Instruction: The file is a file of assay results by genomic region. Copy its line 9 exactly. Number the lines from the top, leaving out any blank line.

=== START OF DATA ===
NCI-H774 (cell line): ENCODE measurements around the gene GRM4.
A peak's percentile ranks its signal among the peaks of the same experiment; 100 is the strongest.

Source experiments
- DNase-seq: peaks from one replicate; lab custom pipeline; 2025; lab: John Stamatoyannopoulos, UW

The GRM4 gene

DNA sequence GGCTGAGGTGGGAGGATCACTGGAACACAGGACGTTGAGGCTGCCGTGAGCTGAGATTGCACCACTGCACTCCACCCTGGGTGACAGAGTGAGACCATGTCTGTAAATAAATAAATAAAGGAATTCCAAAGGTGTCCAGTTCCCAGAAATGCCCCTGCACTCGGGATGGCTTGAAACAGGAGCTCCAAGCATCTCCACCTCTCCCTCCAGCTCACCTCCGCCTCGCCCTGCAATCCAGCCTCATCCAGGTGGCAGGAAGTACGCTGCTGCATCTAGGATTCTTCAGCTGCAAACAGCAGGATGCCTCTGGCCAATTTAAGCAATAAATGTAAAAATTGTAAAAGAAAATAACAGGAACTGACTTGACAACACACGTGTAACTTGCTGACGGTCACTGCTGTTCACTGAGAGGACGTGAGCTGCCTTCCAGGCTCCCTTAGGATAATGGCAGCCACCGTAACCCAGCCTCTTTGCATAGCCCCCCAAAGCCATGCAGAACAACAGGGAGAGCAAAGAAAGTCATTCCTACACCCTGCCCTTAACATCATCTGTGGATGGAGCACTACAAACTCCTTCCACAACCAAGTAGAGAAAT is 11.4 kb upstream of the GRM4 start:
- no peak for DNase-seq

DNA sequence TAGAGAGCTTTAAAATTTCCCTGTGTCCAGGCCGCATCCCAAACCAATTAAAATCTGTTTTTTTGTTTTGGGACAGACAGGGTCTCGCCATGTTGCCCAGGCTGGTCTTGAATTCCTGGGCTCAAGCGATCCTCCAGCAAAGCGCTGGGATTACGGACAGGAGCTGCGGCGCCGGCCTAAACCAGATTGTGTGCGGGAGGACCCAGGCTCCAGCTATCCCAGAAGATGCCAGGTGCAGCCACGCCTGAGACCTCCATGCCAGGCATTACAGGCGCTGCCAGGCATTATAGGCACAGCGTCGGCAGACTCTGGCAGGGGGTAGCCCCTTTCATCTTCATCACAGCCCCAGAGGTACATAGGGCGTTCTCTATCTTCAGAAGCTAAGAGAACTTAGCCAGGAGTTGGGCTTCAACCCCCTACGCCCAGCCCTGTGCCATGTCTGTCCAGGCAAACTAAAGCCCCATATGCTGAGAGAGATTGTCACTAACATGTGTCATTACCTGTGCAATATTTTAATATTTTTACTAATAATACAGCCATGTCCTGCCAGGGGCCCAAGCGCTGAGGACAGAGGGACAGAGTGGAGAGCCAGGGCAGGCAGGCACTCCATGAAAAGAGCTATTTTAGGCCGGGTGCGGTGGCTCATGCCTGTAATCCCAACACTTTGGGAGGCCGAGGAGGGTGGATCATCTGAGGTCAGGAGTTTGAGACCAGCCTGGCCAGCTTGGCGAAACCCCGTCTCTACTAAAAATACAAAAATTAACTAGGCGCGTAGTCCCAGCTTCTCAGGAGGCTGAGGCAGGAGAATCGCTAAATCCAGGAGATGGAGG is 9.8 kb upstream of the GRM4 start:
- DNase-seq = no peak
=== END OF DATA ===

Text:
- DNase-seq = no peak